On Halloween, 1517, nearly 500 years ago, Luther posted up his debate text on the doors of the Wittenberg Castle Church. Was Luther’s text inflammatory? Composed in Latin, its direct capacity to inflame was limited to his literate peer group. Continue reading Watching Luther: a prequel to three public talks
The following abstract has been [Edit: March 2017:] accepted for SHARP 2017: Technologies of the Book (9-12 June, Victoria, BC). It will be part of a panel under the common title “Reading and writing to disk: Sheffield and Books in the Digital Humanities”. Continue reading SHARP 2017: Technologies of the Book
The reception of strangers
in European Bibles
Paper to be presented to the Sheffield Institute of Interdisciplinary Biblical Studies (SIIBS) research seminar, 24 April 2017. Continue reading From Luther to Lambeth Palace
Uncovering the Ideologies of Early Modern Bible Translation
Paper presented at the School of English research seminar, University of Sheffield, 23 November 2016. Continue reading Reading English in a European Context
After a gap in posts, this is a somewhat epic effort, following up on a “Language and Society” seminar with University of Sheffield History students this morning. Alongside an overarching interest in “reproducibility”, it contains:
- A description and tips for EEBO-TCP tools including the main Continue reading Tools for EEBO-TCP & the challenge of reproducibility
When I drafted my abstract for SHARP, I recall a keen sense that my doctoral work was very closely tied to the conference theme, and that—being then in an early stage of the Linguistic DNA project—it was harder to anticipate what LDNA outputs might best speak to the 2016 theme “Languages of the Book”. As others will recognise, a 20-minute conference paper often skims over details of process in favour of content. In this post then I want to reflect on how I brought together LDNA with my own prior research. Continue reading Under the surface: SHARP, LDNA and sundry sources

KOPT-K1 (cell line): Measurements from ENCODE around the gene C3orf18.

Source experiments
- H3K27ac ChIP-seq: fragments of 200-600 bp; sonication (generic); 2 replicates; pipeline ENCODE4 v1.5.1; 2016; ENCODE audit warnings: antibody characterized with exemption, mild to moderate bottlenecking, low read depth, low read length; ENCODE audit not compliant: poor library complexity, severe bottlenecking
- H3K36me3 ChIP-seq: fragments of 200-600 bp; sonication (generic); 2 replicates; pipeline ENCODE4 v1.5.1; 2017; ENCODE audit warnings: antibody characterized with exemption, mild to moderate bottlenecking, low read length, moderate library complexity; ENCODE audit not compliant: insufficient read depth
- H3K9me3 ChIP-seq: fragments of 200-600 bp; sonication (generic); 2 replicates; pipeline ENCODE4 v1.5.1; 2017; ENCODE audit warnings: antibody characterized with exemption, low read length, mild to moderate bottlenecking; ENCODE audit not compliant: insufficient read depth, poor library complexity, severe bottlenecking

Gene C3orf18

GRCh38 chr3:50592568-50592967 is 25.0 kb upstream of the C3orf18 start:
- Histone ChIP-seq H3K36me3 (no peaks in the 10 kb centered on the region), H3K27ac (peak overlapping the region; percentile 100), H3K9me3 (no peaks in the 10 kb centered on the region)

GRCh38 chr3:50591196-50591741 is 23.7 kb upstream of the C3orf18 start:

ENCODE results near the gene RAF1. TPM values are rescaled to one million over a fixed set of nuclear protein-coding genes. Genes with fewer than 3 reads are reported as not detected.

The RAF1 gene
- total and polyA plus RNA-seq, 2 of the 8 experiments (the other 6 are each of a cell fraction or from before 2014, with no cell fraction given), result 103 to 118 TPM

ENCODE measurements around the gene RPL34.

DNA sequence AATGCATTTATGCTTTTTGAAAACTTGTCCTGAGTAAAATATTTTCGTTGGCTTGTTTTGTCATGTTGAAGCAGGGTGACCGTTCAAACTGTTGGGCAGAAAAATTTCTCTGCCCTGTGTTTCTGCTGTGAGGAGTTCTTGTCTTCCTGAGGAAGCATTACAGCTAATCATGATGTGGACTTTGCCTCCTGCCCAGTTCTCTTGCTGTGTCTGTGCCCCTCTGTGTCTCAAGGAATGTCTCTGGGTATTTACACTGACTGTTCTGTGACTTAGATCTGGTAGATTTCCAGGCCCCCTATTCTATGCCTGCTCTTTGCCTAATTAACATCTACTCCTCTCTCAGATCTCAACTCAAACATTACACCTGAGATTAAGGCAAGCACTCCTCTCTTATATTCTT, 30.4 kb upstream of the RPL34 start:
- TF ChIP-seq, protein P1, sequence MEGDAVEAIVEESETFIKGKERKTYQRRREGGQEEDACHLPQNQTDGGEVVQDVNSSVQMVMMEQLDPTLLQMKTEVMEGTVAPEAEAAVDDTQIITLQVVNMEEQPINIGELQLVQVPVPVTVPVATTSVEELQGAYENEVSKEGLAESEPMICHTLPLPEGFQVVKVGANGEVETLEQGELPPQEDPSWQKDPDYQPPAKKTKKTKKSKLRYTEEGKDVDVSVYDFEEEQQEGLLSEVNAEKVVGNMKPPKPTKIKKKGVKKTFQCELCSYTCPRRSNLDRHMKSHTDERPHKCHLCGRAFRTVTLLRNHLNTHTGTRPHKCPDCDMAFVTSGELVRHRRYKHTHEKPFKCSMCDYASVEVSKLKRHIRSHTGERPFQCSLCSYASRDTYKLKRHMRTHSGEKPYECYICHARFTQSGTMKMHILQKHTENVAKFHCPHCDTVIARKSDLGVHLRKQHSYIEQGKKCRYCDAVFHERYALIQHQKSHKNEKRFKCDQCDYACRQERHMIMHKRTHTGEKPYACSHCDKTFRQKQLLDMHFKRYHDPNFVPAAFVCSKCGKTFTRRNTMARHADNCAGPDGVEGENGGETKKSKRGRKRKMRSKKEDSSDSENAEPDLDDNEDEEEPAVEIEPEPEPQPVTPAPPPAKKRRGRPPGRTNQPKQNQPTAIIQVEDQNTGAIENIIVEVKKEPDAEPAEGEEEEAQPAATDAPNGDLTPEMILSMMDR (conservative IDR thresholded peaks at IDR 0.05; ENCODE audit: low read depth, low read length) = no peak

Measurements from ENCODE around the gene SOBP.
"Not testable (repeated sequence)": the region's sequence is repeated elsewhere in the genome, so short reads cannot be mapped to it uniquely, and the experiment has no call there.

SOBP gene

As you may or may not know, I’m an old fashioned, traditional kind of guy who rejects not only 1990s culture, but also that of most of the twentieth century with discernible vehemence–my use of letters and telegrams rather than telephones, quill pens and ink instead of biros or word processors, and my incessant ramblings pertaining to how things were when everything was fields and you could hang your key outside your front door without a single worry–those were the days!
[M.F.E. Bruce. From a letter postmarked 3 August 1997; in response to my writing ‘having just read a Jane Austen novel’.] Continue reading Friendship by correspondence
“Keeping printers busy and rich was a far more effective assurance of loyalty than any regime of censorship. [. . .] To understand the economy of print is not to turn one’s back on the world of ideas. It is a necessary prerequisite to understanding that world.” 1
As the past tense of that first sentence suggests, in this post I’m moving away from contemporary politics and back into the world of book history. Yet reading these words from the close of Pettegree’s “Legion of the Lost”, I found myself translating his remarks to the present. Continue reading Lost books and Archbishop Parker
For weeks I’ve been feeling an inarticulate kind of anger. No one cared to canvas in the former heartlands.
The current post is prompted specifically by the “anecdotal evidence” in Charles Pattie’s contribution to The Conversation. In the footnotes to what follows, you will find some additional information Sheffield’s demographic extremes. The main post provides direct anecdotal evidence from someone who works for the University of Sheffield (like Pattie), but lives on the city’s north eastern fringes.
22 April 2015: It was a bright sunny morning and the taxi driver was keen to impart his tricks for the best route into town. (Look, no traffic lights!) It was also the day I was offered the job on Linguistic DNA.
Before Linguistic DNA, I looked to EEBO-TCP to provide context for shifts in the language of bible translation. It was quantifiable language data, enabling me to work out a loose comparison between the first century of English print (-1569) and the fifty years that followed (-1619) and so sample language change between Continue reading One year on